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11202012, 12:10 PM


Now in six dimensions!


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Re: Homework Help Thread  Linear Algebra Edition
Quote:
Originally Posted by Pan Narrans
Just look at the sign! The sign!!!

Pff, near enough (though I did misread that!). You can always replace x with ix. It's just a Wick rotation away!
Of course then you have a hyperbolic driving term...
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The miracle of the appropriateness of the language of mathematics for the formulation of the laws of physics is a wonderful gift which we neither understand nor deserve. Eugene Wigner

11172013, 05:38 AM


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Re: Homework Help Thread  Linear Algebra Edition
Guys, help me out with this graph. The vertical axis has a logarithmic scale, and then the curves look like log functions. Does that mean that the curves are actually linear?
From the application, I feel like the blue line is supposed to diverge a hell of a lot from the other two (I figure that's why they used the log scale, otherwise the scale would be too far off to fit all three lines). But if they're all linear, that wouldn't be the case.
What's the significance of the blue line being at 7 when the red and green are at 2? I don't think that means it's 3.5 times bigger. Damn I can't read this shit, it's like the fucking Ricter scale.

11172013, 08:58 AM


Trying to find the actual stastics


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Re: Homework Help Thread  Linear Algebra Edition
The curves diverge a lot near the origin, but they seem to become steadier and nearly parallel* for larger values of n, which suggests all 3 functions settle down to an exponential trend.
Log 7 means 107 where Log 2 stands for 102, so the blue process is about 10 000 (105) times slower than the others.
*parallel log means as the three functions increase, they remain in the same approx. 10 000X relation,
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Last edited by mickthinks; 11172013 at 12:11 PM.
Reason: wrong figures

11172013, 04:36 PM


puzzler


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Re: Homework Help Thread  Linear Algebra Edition
It doesn't make much difference but beware that MatLab (and Octave) tend to use natural logarithms rather than base10 ones unless you explicitly write say log10(computationTime) instead of log(computationTime)
With base10 the logarithm of any number, x, is the power to which 10 must be raised to get x, so log10(100) is 2, log10(1000) is 3 and so on.
Natural logarithms are just the same except that they use e≈2.718281828 instead of 10
log(100) ≈ 4.6, and log(1000) ≈ 6.9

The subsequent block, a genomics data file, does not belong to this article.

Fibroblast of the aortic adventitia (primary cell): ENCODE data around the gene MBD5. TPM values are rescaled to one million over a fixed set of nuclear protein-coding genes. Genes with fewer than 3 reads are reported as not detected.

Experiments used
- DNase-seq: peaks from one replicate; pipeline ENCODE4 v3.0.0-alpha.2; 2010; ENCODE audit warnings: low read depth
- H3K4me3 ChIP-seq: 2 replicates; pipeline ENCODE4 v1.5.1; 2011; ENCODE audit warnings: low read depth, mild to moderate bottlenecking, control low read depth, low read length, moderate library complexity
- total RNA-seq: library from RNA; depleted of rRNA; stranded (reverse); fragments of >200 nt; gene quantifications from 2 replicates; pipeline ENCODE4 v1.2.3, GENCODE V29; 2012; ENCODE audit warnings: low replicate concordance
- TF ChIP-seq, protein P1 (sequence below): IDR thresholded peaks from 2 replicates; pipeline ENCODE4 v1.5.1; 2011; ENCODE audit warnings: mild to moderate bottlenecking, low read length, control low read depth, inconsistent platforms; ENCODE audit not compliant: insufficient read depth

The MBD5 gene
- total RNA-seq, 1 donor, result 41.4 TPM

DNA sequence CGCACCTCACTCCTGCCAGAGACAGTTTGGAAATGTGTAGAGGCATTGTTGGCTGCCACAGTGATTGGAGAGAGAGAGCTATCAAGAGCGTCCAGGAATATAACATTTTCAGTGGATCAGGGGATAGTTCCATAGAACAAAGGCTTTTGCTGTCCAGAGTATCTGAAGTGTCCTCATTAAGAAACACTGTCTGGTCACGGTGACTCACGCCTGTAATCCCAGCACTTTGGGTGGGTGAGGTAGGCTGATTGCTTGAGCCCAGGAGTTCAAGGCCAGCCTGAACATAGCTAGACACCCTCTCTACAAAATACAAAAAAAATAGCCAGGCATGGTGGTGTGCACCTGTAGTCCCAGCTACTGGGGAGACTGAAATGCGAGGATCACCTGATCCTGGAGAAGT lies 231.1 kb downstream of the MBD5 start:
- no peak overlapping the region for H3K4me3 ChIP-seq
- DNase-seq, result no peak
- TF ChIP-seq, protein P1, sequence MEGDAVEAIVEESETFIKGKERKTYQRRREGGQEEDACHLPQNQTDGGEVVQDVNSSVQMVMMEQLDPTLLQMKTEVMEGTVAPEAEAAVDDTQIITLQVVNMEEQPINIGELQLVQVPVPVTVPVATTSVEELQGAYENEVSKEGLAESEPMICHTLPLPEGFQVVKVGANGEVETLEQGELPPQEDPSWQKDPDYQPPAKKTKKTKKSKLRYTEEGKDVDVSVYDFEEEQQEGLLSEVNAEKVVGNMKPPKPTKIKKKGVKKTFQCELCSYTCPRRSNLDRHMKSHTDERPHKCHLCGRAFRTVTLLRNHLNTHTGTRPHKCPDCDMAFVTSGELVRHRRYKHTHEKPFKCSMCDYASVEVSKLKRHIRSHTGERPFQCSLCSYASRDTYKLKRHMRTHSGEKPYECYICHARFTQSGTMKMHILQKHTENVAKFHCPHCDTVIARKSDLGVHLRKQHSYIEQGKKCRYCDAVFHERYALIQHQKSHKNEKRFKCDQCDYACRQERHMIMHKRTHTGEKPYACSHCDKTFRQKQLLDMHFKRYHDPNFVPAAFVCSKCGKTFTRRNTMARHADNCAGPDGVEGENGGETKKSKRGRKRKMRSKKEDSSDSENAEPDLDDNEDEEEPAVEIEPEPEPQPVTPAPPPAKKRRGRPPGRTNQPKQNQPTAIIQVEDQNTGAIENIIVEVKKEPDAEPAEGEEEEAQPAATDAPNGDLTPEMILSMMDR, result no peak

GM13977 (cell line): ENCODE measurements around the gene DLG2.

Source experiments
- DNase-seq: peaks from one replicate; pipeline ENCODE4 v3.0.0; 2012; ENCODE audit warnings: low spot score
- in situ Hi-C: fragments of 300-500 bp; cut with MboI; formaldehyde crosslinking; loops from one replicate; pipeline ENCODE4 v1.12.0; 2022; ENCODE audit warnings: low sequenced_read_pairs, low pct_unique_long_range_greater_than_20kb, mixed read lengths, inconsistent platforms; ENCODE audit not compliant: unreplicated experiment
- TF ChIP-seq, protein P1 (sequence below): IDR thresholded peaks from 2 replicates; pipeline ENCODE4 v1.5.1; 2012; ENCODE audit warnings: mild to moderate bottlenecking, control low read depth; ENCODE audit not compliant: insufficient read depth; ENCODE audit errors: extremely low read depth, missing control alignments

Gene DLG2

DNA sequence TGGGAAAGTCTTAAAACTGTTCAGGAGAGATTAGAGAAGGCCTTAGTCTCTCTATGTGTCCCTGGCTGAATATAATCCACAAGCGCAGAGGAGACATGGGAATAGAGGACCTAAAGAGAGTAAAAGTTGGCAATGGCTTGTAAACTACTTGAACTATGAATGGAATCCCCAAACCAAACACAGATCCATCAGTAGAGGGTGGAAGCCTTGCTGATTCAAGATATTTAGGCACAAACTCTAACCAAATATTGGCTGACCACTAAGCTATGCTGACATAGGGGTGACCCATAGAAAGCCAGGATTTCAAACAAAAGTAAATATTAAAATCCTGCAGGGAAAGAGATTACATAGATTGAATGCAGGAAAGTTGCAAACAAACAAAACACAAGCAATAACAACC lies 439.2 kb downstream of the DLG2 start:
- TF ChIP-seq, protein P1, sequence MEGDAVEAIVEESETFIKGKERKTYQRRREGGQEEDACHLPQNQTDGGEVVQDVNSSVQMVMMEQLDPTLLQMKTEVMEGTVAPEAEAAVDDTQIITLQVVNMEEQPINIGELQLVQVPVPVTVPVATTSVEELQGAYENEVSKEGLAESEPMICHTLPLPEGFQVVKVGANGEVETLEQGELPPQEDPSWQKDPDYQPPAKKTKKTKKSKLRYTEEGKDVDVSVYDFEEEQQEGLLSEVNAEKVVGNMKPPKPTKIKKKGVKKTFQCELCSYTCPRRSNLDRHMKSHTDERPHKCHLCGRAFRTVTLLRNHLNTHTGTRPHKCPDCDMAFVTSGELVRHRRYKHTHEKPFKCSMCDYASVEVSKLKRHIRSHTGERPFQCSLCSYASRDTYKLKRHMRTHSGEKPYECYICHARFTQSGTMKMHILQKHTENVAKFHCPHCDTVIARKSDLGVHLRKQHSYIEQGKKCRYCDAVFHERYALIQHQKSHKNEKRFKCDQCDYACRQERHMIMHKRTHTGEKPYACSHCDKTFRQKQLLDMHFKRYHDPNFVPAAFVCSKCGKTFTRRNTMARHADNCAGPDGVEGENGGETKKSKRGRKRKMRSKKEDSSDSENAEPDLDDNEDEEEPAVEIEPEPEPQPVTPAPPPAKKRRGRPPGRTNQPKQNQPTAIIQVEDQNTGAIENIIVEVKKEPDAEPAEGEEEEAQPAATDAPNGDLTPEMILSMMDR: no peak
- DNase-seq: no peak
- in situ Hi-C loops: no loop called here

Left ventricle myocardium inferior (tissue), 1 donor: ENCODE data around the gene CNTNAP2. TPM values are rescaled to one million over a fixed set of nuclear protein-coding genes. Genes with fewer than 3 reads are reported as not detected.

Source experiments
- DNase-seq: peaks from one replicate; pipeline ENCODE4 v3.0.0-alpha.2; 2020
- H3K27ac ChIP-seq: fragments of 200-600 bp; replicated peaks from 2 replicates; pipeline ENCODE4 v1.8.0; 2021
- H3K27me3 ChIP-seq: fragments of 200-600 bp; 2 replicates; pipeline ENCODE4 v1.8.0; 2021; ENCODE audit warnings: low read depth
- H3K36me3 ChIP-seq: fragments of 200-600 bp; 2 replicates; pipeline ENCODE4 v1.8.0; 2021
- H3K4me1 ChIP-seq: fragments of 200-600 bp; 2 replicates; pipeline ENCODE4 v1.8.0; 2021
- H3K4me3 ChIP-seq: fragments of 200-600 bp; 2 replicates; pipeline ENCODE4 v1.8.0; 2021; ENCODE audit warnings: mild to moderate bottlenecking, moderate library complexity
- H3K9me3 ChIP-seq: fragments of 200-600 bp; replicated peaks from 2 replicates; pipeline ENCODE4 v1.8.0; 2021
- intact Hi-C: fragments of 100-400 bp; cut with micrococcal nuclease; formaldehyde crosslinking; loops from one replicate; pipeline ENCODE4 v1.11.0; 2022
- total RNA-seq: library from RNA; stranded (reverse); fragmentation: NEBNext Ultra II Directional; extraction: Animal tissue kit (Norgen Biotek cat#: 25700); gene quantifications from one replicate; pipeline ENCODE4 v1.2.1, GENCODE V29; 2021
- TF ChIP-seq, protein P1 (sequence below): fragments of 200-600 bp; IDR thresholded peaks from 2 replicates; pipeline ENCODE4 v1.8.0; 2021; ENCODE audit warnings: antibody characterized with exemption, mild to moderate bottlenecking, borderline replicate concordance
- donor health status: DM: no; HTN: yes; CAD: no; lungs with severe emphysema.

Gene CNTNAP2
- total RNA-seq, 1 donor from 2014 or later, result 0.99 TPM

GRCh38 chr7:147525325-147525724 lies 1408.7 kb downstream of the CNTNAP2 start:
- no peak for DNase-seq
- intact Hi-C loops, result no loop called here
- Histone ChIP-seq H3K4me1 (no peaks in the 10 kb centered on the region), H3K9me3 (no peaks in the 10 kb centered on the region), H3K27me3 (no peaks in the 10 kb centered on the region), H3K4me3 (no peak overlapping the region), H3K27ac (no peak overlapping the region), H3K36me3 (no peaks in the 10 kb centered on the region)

The natural logarithm of a number is always ≈ 2.3 times larger than the log10 of the same number. The exact multiple is just the natural logarithm of 10, log(10) in MatLab.
If you remember that adding logarithms is like multiplying the original numbers that the logs were derived from, you won't go far wrong.
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11172013, 04:53 PM


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Re: Homework Help Thread  Linear Algebra Edition
Awesome, thanks, both of you!
I didn't make the graph, but I'm assuming it's log base10 from context. But anyway, I don't care about the exact values, so I don't think the base is important. It's more the shape of the curves at that scale that is tripping me up.
Is there anything special about having a logshaped curve on a logarithmic scale? If one were to "stretch" the graph out so that it was at a linear scale, would those curves straighten up to linear or bend past it to exponential? (I bet if I could remember how to find the derivative of a log function, it would help.)
I think that a linearlooking function on a log scale is really exponential (thanks, mick!) but if the slope was zero, the function would look the same at both linear and log scales, just constant, right? But I guess the question is, what does a linear function look like at a log scale? It looks like a log function, yeah? As the slope of the line decreases, does the function ever "pass through" linear on its way from exponential to constant?
Don't worry if that question makes no sense, it doesn't to me either.
Last edited by Ensign Steve; 11172013 at 05:35 PM.

11172013, 05:02 PM


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Re: Homework Help Thread  Linear Algebra Edition
Oh wait! I got it! Maybe. Here's my question.
All three lines are roughly the same shape, logshaped, but the blue line has a greater slope. Assuming they approach parallel but never reach it, the blue line will keep diverging a whole lot at the linear scale. Is it possible that the blue line could represent an exponential function while the red and green lines represent linear functions, even though all three are the same shape but with different derivatives?